Strasbourg (UK: /ˈstræzbɜːrɡ/,[4] US: /ˈstrɑːsbʊərɡ, ˈstrɑːz-, -bɜːrɡ/,[5] French: [stʁasbuʁ] (listen); German: Straßburg [ˈʃtʁaːsbʊʁk] (listen); Bas Rhin Alsatian: Strossburi [ˈʃd̥ʁɔːsb̥uʁi] (listen), Haut Rhin Alsatian: Strossburig[6] [ˈʃd̥ʁɔːsb̥uʁiɡ̊] (listen)) is the prefecture and largest city of the Grand Est region of eastern France and the official seat of the European Parliament. Located at the border with Germany in the historic region of Alsace, it is the prefecture of the Bas-Rhin department.

Strossburi (North Alsatian)
From top left: Strasbourg Station; Strasbourg Cathedral and the Old Town; Ponts Couverts; Palais Rohan; Petite France; Palais du Rhin; Hôtel Brion; Hemicycle of the European Parliament; Strasbourg skyline in 2014
Location of Strasbourg
Coordinates: 48°35′00″N 07°44′45″E
RegionGrand Est
Canton6 cantons
IntercommunalityEurométropole de Strasbourg
  Mayor (2020-2026) Jeanne Barseghian (The Greens)
78.26 km2 (30.22 sq mi)
 (2018[note 1])
240.2 km2 (92.7 sq mi)
 (2018[note 1])
2,227.1 km2 (859.9 sq mi)
 (Jan. 2019)[1]
  Rank8th in France
  Density3,700/km2 (9,500/sq mi)
 (2018[2][note 1])
  Urban density2,000/km2 (5,100/sq mi)
 (2018[3][note 1])
  Metro density380/km2 (980/sq mi)
Demonym(s)Strasbourgeois (masculine)
Strasbourgeoise (feminine)
Time zoneUTC+01:00 (CET)
  Summer (DST)UTC+02:00 (CEST)
INSEE/Postal code
Dialling codes0388, 0390, 0368
Elevation132–151 m (433–495 ft)
1 French Land Register data, which excludes lakes, ponds, glaciers > 1 km2 (0.386 sq mi or 247 acres) and river estuaries.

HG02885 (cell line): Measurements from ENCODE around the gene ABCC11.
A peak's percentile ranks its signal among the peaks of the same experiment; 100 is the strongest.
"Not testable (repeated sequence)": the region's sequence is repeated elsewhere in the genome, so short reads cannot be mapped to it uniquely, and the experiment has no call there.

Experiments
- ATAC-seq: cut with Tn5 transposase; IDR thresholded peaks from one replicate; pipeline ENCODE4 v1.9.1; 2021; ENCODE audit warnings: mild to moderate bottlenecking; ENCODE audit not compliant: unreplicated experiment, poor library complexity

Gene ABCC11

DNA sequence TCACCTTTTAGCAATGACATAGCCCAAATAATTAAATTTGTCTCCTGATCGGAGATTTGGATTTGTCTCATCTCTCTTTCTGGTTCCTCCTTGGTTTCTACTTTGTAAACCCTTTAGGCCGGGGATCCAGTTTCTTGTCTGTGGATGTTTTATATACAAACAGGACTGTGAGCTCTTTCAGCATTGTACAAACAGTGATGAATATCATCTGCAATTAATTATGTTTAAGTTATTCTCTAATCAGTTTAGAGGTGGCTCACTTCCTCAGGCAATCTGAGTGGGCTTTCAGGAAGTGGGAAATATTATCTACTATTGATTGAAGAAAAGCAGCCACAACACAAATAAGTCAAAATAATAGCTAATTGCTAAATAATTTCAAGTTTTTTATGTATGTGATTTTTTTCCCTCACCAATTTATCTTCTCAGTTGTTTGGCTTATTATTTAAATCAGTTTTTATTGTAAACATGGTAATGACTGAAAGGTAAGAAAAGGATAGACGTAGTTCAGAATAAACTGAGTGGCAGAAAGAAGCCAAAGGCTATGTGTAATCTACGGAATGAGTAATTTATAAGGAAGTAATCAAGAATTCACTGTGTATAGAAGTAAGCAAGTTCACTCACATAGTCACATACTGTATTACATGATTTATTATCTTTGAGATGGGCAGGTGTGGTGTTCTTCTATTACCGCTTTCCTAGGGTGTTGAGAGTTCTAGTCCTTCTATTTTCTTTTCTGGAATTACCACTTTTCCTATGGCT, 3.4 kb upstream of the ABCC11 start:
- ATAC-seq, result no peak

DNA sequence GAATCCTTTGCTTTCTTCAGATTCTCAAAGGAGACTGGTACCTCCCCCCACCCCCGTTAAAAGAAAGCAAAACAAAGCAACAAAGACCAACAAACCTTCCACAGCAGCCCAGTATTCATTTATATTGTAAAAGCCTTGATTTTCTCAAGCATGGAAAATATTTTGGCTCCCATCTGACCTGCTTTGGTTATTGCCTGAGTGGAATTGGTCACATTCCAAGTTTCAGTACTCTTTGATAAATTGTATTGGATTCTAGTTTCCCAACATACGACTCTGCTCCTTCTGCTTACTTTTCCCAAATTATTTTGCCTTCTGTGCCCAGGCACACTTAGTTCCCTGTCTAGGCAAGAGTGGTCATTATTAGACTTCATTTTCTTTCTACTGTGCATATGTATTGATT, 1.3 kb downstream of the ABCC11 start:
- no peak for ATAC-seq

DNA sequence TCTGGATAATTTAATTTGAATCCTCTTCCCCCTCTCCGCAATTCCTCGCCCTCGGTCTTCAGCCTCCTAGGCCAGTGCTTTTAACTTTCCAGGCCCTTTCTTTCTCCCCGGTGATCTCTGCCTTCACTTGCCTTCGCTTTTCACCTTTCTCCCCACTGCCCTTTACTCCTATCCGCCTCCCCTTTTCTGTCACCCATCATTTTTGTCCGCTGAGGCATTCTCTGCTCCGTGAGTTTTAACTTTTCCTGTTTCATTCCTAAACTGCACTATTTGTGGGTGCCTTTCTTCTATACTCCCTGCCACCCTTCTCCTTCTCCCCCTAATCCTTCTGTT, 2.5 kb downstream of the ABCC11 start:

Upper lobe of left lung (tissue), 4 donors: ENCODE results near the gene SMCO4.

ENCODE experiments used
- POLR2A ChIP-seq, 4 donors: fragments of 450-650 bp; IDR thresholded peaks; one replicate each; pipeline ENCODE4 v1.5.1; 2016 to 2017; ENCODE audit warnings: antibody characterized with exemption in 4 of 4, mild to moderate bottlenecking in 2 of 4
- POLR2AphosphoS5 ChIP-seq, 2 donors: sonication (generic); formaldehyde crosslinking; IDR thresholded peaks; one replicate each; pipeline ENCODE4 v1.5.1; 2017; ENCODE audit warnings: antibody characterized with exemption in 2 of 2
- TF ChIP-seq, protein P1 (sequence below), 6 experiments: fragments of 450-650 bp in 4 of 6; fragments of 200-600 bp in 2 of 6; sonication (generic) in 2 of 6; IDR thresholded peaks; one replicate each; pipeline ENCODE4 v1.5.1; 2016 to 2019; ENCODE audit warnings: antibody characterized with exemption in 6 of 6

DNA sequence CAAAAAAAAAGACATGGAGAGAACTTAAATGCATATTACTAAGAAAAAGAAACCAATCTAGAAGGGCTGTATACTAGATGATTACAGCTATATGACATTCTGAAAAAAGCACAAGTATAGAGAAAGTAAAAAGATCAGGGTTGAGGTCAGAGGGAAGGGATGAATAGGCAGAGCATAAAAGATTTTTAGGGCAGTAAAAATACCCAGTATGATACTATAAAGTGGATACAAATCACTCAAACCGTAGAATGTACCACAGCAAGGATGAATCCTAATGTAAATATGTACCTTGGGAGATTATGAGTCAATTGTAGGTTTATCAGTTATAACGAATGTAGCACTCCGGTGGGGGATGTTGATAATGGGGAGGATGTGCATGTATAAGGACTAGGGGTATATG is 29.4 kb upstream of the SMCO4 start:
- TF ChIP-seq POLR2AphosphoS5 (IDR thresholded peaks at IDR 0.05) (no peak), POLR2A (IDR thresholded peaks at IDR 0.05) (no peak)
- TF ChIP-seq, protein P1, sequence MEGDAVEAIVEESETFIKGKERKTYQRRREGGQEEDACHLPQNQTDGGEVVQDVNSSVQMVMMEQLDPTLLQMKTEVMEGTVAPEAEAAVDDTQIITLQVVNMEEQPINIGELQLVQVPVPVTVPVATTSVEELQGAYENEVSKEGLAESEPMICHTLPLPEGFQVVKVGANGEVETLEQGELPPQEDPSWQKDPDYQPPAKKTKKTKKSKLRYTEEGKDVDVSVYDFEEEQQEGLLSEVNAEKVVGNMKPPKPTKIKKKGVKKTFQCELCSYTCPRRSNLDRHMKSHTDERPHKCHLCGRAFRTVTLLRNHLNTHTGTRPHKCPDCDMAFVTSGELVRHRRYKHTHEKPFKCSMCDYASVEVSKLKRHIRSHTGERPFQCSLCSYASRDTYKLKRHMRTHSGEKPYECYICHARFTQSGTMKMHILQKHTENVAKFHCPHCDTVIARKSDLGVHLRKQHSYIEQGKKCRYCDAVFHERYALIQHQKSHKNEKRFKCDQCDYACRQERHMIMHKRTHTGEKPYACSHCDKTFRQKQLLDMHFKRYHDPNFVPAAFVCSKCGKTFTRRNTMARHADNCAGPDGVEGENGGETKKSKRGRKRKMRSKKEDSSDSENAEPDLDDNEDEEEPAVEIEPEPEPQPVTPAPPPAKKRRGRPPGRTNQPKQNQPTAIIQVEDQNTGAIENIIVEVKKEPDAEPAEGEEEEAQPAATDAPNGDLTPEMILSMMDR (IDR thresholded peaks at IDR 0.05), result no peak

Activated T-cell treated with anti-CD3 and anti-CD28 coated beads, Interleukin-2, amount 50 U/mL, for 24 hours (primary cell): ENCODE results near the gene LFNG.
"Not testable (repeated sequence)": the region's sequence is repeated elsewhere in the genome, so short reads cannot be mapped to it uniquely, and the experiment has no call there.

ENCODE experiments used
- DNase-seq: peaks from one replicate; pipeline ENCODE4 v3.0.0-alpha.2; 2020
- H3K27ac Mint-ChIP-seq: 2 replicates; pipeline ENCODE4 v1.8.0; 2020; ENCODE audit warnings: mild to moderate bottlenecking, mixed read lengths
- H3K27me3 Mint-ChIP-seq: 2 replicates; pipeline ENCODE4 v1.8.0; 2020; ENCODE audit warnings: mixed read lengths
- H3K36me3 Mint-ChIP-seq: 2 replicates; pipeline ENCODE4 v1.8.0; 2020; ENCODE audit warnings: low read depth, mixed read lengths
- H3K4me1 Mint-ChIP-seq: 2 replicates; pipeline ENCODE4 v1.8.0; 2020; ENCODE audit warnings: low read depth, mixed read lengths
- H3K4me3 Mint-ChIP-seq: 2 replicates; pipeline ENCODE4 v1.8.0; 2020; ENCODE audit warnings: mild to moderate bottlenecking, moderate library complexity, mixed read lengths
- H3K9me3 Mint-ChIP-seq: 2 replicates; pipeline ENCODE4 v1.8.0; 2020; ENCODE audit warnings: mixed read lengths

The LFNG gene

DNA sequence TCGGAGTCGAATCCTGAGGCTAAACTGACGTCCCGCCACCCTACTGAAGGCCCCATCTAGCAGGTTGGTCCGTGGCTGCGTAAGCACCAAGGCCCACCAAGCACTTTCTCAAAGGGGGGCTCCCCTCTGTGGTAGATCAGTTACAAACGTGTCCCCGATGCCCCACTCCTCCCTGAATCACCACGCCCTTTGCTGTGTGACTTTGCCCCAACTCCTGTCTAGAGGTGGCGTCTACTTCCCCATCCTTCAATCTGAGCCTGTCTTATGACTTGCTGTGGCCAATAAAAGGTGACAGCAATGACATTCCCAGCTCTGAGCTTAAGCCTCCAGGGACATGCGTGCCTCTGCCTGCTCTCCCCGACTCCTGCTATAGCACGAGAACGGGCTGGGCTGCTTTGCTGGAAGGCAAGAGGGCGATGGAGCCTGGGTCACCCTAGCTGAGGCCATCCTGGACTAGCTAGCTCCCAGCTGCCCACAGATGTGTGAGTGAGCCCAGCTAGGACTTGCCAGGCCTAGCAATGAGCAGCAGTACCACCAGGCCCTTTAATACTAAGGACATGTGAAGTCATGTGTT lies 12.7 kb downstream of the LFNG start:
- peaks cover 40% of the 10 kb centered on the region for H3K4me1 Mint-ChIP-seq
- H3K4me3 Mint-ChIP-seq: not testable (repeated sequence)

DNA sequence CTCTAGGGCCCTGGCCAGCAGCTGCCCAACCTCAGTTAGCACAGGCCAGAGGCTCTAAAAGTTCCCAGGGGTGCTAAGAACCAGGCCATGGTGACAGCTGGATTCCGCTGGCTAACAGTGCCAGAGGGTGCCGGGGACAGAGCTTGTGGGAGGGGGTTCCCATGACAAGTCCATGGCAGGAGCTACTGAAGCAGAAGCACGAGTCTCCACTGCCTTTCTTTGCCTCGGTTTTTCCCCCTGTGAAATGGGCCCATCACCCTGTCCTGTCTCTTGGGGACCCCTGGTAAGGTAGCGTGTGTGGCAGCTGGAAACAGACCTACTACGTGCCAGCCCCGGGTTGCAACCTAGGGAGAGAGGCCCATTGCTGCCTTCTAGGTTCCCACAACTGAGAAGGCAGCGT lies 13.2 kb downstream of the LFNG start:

In 2019, the city proper had 287,228 inhabitants and both the Eurométropole de Strasbourg (Greater Strasbourg) and the Arrondissement of Strasbourg had 505,272 inhabitants.[7] Strasbourg's metropolitan area had a population of 846,450 in 2018,[3] making it the eighth-largest metro area in France and home to 14% of the Grand Est region's inhabitants. The transnational Eurodistrict Strasbourg-Ortenau had a population of 958,421 inhabitants.[8] Strasbourg is one of the de facto four main capitals of the European Union (alongside Brussels, Luxembourg and Frankfurt), as it is the seat of several European institutions, such as the European Parliament, the Eurocorps and the European Ombudsman of the European Union. An organization separate from the European Union, the Council of Europe (with its European Court of Human Rights, its European Directorate for the Quality of Medicines most commonly known in French as "Pharmacopée Européenne", and its European Audiovisual Observatory) is also located in the city.

Together with Basel (Bank for International Settlements), Geneva (United Nations), The Hague (International Court of Justice) and New York City (United Nations world headquarters), Strasbourg is among the few cities in the world that is not a state capital that hosts international organisations of the first order.[9] The city is the seat of many non-European international institutions such as the Central Commission for Navigation on the Rhine and the International Institute of Human Rights.[10] It is the second city in France in terms of international congress and symposia, after Paris. Strasbourg's historic city centre, the Grande Île (Grand Island), was classified a World Heritage Site by UNESCO in 1988, with the newer "Neustadt" being added to the site in 2017.[11] Strasbourg is immersed in Franco-German culture and although violently disputed throughout history, has been a cultural bridge between France and Germany for centuries, especially through the University of Strasbourg, currently the second-largest in France, and the coexistence of Catholic and Protestant culture. It is also home to the largest Islamic place of worship in France, the Strasbourg Grand Mosque.[12]

Economically, Strasbourg is an important centre of manufacturing and engineering, as well as a hub of road, rail, and river transportation. The port of Strasbourg is the second-largest on the Rhine after Duisburg in Germany, and the second-largest river port in France after Paris.[13][14]

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